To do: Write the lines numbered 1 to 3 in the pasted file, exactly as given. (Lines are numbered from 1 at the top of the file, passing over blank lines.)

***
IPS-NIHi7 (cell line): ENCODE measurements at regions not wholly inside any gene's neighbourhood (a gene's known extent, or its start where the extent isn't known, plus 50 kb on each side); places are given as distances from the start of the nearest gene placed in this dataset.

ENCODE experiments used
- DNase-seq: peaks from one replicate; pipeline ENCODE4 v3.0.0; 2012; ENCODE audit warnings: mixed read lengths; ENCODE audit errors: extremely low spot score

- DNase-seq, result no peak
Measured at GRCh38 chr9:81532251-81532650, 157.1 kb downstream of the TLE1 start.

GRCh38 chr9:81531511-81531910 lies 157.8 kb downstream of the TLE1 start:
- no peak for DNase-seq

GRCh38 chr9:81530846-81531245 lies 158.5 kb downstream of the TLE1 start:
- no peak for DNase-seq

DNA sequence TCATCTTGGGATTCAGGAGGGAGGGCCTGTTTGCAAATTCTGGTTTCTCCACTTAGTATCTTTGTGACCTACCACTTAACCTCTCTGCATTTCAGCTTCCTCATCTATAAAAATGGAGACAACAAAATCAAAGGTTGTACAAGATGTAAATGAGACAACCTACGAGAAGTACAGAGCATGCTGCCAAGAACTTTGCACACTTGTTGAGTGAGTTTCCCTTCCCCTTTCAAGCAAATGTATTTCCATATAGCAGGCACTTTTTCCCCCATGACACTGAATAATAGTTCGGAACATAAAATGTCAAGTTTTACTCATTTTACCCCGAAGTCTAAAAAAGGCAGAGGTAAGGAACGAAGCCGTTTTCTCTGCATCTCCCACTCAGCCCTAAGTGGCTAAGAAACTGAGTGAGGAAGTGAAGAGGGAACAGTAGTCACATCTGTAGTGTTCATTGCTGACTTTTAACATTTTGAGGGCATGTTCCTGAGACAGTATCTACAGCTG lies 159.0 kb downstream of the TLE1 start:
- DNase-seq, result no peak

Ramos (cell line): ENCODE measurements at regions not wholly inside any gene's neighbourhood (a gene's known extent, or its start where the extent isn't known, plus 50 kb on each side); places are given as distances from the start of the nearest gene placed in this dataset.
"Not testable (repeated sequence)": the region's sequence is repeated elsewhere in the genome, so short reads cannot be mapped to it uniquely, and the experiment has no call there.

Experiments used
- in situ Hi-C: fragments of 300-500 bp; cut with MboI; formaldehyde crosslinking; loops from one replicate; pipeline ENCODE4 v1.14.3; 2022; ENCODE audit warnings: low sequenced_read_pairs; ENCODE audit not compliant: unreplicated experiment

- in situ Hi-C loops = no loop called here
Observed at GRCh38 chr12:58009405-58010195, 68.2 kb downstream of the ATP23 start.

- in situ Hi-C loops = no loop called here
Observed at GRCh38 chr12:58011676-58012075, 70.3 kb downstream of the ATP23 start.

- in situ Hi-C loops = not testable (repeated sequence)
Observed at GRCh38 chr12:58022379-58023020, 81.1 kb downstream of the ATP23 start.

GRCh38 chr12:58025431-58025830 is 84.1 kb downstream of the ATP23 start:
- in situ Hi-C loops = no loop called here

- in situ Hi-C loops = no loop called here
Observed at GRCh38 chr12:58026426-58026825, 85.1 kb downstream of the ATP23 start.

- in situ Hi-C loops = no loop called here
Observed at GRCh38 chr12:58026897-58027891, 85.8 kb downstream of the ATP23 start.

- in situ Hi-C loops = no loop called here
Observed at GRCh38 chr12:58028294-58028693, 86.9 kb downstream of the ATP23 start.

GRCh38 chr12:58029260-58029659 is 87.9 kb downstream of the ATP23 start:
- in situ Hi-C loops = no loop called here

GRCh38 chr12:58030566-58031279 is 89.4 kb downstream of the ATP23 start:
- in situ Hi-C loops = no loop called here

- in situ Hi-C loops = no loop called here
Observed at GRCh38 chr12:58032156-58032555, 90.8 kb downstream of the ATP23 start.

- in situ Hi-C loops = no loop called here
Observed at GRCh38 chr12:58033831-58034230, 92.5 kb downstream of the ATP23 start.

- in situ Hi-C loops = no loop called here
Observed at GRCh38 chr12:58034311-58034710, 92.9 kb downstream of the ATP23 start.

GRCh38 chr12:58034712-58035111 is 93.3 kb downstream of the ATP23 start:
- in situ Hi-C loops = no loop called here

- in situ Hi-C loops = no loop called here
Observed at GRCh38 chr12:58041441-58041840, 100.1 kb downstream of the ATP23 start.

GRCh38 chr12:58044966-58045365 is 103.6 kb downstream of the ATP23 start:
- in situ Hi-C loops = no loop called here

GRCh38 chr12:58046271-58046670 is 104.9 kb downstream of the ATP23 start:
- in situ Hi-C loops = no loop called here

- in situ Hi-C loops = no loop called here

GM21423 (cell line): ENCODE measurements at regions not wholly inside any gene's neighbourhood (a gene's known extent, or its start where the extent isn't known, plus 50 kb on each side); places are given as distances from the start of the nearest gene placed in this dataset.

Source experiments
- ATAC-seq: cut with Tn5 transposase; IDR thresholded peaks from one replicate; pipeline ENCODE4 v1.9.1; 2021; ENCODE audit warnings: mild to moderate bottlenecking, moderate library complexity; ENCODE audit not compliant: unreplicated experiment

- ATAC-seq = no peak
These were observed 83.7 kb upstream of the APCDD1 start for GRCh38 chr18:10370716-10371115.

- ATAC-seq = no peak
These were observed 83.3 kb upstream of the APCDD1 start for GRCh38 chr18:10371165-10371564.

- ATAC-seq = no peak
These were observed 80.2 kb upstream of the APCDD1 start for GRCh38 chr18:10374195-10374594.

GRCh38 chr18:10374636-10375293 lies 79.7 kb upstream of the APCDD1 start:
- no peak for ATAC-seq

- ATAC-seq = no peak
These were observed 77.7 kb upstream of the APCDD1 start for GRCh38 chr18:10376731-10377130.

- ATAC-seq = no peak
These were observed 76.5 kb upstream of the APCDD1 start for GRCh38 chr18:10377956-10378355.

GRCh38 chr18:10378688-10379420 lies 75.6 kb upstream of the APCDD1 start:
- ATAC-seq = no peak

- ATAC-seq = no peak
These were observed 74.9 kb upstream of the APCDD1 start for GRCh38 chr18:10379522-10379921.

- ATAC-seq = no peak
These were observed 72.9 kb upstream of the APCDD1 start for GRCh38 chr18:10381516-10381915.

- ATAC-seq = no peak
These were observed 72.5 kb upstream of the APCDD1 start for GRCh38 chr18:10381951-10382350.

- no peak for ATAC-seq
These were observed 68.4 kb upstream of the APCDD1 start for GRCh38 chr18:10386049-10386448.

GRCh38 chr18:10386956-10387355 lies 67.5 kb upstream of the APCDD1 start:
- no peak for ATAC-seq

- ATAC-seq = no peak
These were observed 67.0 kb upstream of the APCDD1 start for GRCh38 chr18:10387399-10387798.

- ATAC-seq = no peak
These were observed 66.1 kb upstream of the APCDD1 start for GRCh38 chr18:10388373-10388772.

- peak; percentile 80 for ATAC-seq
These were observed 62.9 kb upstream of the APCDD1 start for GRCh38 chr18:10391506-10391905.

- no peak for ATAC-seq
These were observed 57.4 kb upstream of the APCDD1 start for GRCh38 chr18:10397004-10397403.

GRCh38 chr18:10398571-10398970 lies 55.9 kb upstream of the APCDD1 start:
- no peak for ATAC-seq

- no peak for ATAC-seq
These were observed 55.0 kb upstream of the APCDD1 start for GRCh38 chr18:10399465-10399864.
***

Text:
IPS-NIHi7 (cell line): ENCODE measurements at regions not wholly inside any gene's neighbourhood (a gene's known extent, or its start where the extent isn't known, plus 50 kb on each side); places are given as distances from the start of the nearest gene placed in this dataset.

ENCODE experiments used
- DNase-seq: peaks from one replicate; pipeline ENCODE4 v3.0.0; 2012; ENCODE audit warnings: mixed read lengths; ENCODE audit errors: extremely low spot score